The voyage of the legislation to create a Health Care Reform Bill has all the
emotional elements of landing Apollo 11 on the Moon in July 1969. Health Care reform has been a long, complex mission with an uncertain outcome. Is it an overstatement to say that landing on the Moon and returning to Earth was an easier and safer endeavor than getting the Health Care Reform Bills passed, conferenced and onto the President’s desk for signature?
At this moment, it seems almost to be the case.
When Neil Armstrong took manual control of the lunar lander to find a safe spot to set down, a thousand different things could have gone wrong. In fact, alarms were going off in the cockpit.
As the Eagle’s landing radar acquired the surface, several computer error alarms appeared. The first was a code 1202 alarm and even with their extensive training Armstrong or Aldrin were not aware of what this code meant. However, they promptly received word from CAPCOM in Houston that the alarms were not a concern. The 1202 and 1201 alarms were caused by a processing overflow in the lunar module computer. As described by Buzz Aldrin in the documentary In the Shadow of the Moon, the overflow condition was caused by his own counter-checklist choice of leaving the docking radar on during the landing process. Aldrin stated that he did so with the objective of facilitating re-docking with the CM should an abort become necessary, not realizing that it would cause the overflow condition. Source: Wikipedia
It’s one thing to read about it. As we close this 40th Anniversary of the Apollo 11 Landing, it really is much more satisfying to watch it. This video is one continuous shot of approximately the final 10 minutes of the descent and landing, viewed from the right window of the LEM. The audio is quite good, as well. Watching it still stirs in me that sense of excitement I felt as a 16 year old kid glued to the TV set with my family.
[For a similar, but NASA produced video, click HERE. This is the final approach, and included is an inset window that tracks the Lander’s progress crater by crater. It provides a sense of perspective for the approach.]
Regarding the impending passage of the Senate bill and then the conference process, if you tend more toward the pessimistic side, you probably agree with Jonathan Cohn of The New Republic:
If your standard for comparison is your ideal health care reform, then of course this will be disappointing. Like every bill that’s moved through Congress, this one would leave millions uninsured even after full implementation–and leave millions with coverage facing substantial, although generally not crippling, financial burdens. It would introduce some reforms to the delivery system and, according to the official cost estimates, generate budget surpluses over time. But it’s not going to radically turn American health care into a paragon of cost efficiency.
If you tend more to the optimistic side, you probably agree with Paul Krugman of The New York Times:
Let me say that I get especially, um, annoyed at people who say that the plan isn’t really covering the uninsured, it’s just forcing them to buy insurance. That’s missing not just the community rating aspect, but even more important, it’s missing the subsidies. And we’re talking about big stuff: between Medicaid expansion and further support for families above the poverty line, we’re looking at around $200 billion a year a decade from now. Yes, a fraction of that will go to insurance industry profits. But the great bulk will go to making health care affordable.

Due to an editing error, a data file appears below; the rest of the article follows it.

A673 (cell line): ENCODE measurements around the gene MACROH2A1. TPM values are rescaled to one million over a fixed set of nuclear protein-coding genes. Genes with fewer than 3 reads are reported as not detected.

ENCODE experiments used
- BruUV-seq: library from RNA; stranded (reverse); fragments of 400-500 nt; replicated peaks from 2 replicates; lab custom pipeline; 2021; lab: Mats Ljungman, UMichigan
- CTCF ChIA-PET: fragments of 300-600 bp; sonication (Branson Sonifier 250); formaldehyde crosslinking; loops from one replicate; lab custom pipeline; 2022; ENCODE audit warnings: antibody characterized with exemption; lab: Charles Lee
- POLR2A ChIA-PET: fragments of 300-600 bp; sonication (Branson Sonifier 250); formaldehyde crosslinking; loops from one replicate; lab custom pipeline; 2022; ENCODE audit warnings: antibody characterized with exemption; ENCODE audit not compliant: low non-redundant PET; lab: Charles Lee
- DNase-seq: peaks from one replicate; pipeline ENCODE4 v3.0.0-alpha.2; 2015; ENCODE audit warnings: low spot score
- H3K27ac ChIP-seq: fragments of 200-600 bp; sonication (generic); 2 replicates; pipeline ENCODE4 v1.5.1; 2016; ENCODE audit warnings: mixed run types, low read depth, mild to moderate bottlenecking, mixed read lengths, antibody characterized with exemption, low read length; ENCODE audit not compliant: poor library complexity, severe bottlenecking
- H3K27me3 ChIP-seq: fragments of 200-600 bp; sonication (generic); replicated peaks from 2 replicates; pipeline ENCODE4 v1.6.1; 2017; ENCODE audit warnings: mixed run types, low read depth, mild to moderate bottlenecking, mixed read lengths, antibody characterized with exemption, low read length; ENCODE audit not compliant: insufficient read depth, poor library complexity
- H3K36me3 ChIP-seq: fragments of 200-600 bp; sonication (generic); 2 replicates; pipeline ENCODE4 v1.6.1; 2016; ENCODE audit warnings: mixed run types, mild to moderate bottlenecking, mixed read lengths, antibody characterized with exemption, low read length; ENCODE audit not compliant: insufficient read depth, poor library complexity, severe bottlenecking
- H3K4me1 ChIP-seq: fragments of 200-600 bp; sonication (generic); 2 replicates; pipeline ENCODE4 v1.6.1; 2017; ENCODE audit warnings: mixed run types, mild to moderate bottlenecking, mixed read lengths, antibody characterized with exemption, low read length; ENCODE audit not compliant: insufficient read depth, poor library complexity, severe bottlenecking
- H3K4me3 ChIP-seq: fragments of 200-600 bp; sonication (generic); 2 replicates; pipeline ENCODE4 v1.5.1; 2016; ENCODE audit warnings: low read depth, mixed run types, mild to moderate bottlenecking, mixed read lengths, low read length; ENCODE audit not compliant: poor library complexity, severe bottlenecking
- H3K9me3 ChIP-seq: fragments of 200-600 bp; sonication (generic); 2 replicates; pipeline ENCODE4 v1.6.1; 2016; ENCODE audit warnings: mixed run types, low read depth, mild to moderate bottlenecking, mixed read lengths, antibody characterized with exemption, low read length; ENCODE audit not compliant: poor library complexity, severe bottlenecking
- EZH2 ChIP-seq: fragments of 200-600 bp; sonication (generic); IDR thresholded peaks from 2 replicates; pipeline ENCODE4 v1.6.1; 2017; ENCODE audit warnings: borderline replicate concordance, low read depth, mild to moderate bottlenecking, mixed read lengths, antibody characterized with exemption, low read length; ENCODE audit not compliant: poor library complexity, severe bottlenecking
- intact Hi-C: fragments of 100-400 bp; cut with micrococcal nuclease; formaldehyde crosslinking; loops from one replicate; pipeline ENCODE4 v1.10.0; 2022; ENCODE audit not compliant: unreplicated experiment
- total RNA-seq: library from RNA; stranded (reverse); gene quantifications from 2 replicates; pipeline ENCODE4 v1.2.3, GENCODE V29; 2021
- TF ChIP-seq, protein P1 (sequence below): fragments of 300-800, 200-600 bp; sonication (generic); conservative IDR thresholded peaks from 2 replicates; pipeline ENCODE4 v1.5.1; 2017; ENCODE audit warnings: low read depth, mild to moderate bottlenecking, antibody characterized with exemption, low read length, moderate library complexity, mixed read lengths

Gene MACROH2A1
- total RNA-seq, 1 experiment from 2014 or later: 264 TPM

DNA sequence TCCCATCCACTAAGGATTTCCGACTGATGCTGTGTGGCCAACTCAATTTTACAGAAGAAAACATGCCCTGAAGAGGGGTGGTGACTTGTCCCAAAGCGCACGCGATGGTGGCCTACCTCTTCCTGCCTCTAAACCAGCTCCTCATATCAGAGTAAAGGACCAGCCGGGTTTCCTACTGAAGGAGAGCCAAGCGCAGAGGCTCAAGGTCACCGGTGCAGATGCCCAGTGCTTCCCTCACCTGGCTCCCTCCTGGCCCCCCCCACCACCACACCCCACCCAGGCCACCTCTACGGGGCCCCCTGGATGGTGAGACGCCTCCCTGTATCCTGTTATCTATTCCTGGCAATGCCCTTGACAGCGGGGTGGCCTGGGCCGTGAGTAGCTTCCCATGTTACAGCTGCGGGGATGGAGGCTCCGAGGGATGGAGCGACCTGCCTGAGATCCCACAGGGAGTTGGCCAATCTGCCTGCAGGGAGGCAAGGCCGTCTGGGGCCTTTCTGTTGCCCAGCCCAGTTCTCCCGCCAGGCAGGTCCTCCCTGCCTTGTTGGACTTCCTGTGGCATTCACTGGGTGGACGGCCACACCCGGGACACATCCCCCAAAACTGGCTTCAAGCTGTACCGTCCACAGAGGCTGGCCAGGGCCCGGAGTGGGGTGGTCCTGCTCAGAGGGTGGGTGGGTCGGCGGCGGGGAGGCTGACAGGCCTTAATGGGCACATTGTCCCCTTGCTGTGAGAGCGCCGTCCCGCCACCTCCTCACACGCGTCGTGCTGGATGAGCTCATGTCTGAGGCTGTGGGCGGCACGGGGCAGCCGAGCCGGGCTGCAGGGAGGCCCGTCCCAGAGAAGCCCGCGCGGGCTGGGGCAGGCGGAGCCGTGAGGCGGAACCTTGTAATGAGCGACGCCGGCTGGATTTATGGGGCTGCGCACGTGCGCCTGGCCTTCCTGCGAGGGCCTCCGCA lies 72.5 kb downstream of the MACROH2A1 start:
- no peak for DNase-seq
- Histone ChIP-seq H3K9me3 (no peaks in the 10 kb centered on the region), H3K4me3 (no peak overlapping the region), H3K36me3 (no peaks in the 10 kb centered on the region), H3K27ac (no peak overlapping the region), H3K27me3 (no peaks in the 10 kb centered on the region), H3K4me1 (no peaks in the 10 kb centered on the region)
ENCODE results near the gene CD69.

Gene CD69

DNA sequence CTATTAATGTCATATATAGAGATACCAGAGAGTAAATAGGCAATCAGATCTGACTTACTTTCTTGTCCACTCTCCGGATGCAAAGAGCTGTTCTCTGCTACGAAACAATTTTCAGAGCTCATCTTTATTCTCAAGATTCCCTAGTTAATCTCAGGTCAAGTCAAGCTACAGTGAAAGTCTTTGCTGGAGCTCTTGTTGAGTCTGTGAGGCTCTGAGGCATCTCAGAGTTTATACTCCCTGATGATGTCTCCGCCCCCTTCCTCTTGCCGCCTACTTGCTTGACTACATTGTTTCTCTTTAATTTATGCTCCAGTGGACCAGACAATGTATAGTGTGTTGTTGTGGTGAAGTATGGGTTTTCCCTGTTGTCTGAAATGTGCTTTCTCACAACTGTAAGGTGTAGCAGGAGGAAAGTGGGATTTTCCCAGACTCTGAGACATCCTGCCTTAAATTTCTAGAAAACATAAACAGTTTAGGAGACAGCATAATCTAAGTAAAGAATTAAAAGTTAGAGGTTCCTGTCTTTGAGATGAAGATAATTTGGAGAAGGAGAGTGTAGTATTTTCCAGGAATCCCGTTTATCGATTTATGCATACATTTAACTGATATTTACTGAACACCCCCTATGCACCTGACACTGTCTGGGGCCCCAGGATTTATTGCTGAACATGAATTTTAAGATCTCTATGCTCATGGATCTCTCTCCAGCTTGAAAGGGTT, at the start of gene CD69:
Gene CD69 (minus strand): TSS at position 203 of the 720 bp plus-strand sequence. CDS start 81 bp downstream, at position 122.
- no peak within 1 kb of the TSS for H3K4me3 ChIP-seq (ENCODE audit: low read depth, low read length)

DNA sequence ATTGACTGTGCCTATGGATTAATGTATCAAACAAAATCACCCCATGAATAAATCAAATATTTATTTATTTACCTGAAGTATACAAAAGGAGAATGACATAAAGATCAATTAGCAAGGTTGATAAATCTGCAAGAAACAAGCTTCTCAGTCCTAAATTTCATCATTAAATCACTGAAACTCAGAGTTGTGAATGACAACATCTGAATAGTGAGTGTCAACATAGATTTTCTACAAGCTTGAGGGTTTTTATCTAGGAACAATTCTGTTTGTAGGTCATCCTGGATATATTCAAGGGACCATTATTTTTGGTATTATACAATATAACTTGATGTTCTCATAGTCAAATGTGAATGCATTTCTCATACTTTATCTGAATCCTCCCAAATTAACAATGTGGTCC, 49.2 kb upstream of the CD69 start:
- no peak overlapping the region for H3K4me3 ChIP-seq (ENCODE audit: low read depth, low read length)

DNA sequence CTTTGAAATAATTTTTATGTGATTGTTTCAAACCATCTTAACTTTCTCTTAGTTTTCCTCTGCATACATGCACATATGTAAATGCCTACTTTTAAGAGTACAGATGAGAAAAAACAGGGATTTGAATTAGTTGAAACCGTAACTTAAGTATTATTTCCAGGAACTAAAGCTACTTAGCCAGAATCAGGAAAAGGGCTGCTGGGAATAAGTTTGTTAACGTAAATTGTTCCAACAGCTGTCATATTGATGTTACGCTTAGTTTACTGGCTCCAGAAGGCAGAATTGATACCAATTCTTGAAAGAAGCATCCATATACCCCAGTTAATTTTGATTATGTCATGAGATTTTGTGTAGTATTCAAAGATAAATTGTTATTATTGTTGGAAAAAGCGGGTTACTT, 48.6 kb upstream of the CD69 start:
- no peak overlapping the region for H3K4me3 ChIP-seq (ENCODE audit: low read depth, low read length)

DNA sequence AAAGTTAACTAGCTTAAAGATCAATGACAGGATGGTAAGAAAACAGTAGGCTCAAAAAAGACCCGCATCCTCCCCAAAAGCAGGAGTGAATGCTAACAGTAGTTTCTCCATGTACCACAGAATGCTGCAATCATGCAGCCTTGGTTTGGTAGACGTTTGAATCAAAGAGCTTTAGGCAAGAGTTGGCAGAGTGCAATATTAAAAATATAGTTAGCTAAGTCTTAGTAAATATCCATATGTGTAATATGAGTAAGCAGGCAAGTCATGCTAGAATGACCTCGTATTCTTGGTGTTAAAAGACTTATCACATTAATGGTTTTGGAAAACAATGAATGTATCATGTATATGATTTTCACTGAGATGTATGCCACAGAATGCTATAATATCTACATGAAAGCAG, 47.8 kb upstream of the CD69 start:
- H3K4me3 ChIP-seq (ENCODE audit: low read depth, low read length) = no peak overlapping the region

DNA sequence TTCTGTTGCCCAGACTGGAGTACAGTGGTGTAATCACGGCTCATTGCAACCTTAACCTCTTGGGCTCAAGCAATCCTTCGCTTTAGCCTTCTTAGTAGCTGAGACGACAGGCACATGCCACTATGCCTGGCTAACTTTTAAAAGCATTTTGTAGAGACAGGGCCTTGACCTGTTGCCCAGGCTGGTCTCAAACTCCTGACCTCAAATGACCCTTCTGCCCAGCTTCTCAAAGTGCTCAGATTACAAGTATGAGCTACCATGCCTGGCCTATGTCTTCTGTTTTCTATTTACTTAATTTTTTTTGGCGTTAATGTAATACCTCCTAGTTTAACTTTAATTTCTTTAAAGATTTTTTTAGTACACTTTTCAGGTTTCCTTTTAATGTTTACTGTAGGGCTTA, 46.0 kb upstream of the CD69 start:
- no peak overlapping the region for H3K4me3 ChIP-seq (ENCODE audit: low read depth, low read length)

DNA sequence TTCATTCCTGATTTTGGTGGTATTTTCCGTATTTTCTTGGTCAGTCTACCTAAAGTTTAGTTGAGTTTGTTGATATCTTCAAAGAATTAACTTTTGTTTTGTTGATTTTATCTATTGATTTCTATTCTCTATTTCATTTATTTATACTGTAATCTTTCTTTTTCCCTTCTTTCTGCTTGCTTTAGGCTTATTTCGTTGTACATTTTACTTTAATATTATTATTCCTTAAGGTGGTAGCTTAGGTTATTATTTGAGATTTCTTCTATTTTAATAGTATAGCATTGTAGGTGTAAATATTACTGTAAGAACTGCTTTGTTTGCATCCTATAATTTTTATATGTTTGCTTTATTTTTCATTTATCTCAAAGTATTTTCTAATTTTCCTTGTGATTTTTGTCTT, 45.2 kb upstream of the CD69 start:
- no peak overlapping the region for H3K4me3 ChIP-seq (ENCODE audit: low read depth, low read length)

So how anyone can call a plan to spend $200 billion a year on Americans in need a defeat for progressives is a mystery.
I wish there were a public option in there; I wish there were broader access to the exchanges; I wish the subsidies were even bigger. There’s lots of work to be done, work that may eventually culminate in a true, not simulated, single payer system. But even in this form, we’re looking at something that will make America a more just, more secure nation.
If you are a Republican or Tea Party Advocate, you are most likely hoping and praying the Health Care Reform bill will suffer the fate of the Soviet Luna 15 Lunar Lander Probe that was launched three days before Apollo 11:
Luna 15, launched only three days before the historic Apollo 11 mission to the Moon, was the third Soviet attempt to recover and bring lunar soil back to Earth. The spacecraft was capable of studying circumlunar space, the lunar gravitational field, and the chemical composition of lunar rocks… After completing 86 communications sessions and 52 orbits of the Moon at various inclinations and altitudes it began its descent. Astronauts Armstrong and Aldrin had already set foot on the Moon when Luna 15 fired its main retrorocket engine to initiate descent to the surface at 15:47 UT on 21 July 1969. Unfortunately, transmissions ceased only 4 minutes after deorbit at a calculated altitude of 3 kilometers. The spacecraft impacted the lunar surface on July 21, 1969. The spacecraft had probably crashed onto the side of a mountain. Source: Wikipedia.
I’ll give House Minority Leader, Rep. John Boehner (R-OH) the final word…
No, I think I’ll give this Tea Party protester the final word. Just like the rest of us loyal and patriotic Amurricans, life without spell-check is worse than…oh, wait, he spelled the word right. In high school he clearly decided to protest which sections of Mrs. Dewey’s English classes were not patriotic enough, because he was getting this way-too-liberal education paid for through public taxation. And those unacceptable sections happened to include homonyms and writing complete sentences. I think his pointy hat needs to be cone not a tri-corner.